Is Xavier University a Dystopia?

To a certain extent, I do believe that University is a dystopian society: the school system and the school itself. The part of the definition of a dystopian society that stands out to me the most is that the people live “depressingly wretched lives under some form of oppression.” The more that I think about it, the more the definition seems to align with some (not all) aspects of the environment at Xavier. For example, the administration can be seen as the oppressor, and the students are the oppressed. The administration says that they make all of the rules to benefit the students, but in reality, they create the rules to protect themself. There are a lot of students who are ignorant about the motives behind university policies. However, there are many students who are aware that administration is not fully transparent with their students.

I often hear my colleagues say, with sadden tones, that “school is a scam” while everyone nods in agreement. Personally, I think that Xavier has dystopian-like qualities because, for some of the time on campus, students are stressing and genuinely unhappy. When finals come around and everyone is drowning in work, the whole campus has this gloomy atmosphere and it feels like the students are going through the motions. This can be compared to numerous dystopian works that we have discussed in class, where societies live as if they are automated, not exactly knowing what they are living for. And many times that’s how I feel about school, simply due to the fact that the policies seem like they are not made for us.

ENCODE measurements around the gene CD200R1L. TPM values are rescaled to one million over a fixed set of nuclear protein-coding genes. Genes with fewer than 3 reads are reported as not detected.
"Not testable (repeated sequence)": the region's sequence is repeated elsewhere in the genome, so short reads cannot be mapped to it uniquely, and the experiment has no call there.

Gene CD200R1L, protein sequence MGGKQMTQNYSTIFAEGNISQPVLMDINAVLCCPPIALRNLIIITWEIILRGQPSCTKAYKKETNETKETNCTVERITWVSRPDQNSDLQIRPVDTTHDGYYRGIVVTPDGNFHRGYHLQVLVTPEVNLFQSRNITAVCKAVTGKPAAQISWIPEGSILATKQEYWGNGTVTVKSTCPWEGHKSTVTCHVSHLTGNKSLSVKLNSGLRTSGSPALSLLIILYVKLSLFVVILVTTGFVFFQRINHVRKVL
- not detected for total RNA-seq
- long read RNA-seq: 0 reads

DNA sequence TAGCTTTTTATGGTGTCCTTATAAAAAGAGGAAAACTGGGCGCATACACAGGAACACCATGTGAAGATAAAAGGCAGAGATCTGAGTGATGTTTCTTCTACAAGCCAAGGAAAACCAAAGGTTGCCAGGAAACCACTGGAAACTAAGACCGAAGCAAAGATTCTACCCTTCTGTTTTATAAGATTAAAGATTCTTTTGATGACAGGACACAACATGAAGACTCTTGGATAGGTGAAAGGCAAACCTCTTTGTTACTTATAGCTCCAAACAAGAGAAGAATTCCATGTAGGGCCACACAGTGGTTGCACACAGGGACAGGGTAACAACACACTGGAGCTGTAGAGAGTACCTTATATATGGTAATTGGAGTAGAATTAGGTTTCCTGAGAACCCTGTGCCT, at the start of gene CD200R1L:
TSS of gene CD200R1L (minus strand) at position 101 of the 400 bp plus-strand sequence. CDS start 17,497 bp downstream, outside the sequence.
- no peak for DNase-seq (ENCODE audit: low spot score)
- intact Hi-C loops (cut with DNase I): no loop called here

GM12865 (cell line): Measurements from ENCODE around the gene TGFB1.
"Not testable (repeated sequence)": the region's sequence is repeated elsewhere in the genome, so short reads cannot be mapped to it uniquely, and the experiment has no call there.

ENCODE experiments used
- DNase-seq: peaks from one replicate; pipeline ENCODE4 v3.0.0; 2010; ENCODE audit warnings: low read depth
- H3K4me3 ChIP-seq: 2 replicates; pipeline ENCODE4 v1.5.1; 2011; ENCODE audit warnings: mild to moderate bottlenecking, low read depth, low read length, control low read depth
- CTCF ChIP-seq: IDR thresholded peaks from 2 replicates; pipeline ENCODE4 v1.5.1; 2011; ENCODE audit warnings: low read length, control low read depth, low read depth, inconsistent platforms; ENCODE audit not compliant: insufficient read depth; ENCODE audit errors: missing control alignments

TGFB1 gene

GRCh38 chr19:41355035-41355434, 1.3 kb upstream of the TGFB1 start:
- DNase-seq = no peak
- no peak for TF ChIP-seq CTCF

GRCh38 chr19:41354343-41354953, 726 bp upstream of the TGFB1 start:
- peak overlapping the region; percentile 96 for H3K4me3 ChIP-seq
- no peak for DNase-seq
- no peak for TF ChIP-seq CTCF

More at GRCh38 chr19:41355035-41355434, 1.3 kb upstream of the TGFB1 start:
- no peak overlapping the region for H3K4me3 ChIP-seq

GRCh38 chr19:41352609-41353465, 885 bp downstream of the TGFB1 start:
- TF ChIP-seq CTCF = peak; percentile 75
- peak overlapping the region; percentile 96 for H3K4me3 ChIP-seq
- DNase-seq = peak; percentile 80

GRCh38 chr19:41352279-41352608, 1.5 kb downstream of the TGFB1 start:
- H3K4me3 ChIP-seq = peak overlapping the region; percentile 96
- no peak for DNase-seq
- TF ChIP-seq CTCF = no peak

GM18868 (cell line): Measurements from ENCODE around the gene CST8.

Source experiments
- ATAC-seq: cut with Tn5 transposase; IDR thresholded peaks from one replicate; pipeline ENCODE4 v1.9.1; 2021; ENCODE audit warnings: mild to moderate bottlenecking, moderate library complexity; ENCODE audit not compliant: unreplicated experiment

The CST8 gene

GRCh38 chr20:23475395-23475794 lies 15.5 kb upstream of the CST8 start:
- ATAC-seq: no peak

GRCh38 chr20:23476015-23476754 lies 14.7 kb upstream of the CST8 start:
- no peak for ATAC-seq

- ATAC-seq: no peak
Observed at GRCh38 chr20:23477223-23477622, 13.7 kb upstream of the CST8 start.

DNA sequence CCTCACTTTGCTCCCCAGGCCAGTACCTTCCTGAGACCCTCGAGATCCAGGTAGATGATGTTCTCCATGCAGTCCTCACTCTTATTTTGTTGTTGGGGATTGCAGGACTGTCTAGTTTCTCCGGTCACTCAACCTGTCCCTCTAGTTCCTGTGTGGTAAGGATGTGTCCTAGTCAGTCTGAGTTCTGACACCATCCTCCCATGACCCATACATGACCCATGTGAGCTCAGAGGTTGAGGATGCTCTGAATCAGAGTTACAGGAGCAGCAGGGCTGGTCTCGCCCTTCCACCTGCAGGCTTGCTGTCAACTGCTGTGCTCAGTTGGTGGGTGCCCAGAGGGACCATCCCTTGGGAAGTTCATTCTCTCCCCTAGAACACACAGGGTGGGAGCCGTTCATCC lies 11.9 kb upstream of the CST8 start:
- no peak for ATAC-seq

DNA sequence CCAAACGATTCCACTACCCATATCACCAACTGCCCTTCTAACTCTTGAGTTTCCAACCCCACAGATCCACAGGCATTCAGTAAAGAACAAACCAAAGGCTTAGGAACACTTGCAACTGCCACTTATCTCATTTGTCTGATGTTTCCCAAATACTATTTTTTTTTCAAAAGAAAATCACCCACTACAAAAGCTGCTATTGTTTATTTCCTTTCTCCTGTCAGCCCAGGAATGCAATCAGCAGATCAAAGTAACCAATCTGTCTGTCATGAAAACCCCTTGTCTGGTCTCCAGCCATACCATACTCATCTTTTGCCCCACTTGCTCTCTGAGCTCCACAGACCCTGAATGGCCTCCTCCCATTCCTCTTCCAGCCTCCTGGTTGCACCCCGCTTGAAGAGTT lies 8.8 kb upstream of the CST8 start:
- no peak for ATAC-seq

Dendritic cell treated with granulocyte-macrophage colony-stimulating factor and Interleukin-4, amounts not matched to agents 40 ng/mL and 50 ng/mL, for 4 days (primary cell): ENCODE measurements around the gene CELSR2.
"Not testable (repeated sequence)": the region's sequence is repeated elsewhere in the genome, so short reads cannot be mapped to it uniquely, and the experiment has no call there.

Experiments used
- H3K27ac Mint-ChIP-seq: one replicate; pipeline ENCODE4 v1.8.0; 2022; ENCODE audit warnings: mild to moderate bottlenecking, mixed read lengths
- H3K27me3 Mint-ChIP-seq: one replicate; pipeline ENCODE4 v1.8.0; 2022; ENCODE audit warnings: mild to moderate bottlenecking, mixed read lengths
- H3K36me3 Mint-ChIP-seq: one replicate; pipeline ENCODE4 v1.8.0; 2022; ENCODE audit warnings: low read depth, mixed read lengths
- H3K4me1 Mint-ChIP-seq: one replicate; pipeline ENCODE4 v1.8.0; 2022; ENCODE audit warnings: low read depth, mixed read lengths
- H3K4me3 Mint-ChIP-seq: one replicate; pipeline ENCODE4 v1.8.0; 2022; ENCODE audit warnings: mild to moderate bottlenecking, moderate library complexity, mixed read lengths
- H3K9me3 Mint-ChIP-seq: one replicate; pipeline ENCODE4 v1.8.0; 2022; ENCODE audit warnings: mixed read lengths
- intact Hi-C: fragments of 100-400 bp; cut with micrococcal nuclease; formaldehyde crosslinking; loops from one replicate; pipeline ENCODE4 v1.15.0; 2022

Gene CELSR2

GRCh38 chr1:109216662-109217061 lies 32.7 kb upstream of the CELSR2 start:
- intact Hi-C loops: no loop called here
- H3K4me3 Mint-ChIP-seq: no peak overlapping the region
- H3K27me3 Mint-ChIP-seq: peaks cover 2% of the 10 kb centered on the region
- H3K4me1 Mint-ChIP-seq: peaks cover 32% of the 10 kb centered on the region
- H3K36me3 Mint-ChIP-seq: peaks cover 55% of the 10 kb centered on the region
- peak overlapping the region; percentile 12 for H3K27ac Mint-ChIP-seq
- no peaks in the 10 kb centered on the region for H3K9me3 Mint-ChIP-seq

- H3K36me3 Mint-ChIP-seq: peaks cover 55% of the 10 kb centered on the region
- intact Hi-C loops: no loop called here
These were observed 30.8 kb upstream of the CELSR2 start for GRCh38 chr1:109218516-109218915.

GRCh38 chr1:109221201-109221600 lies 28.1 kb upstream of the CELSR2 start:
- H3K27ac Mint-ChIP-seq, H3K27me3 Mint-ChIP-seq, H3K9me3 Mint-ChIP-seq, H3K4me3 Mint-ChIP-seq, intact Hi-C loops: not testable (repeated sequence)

On top of the autonomous feelings that some of us experience while at school, COVID-19 has also contributed to a dystopian feeling. The other day, I was thinking to myself: wow, this is really how dystopian books start. The virus outbreaks, then quarantine happens, then curfew, and then the government begins to enforce bizarre laws to “keep the people safe,” when in reality, they are trying to control everyone. I find it interesting how the whole country is doing online school and big cities are being quarantined, which honestly sounds like the plot of a dystopian book. Also, the fact that we do not know how long these restrictions will last, as well as what other laws will be enforced, can be unsettling to many. Most modern societies are built on the principles of freedom and not knowing how long we will have these restrictions may cause many to adopt mindsets that may be seen in dystopian societies.

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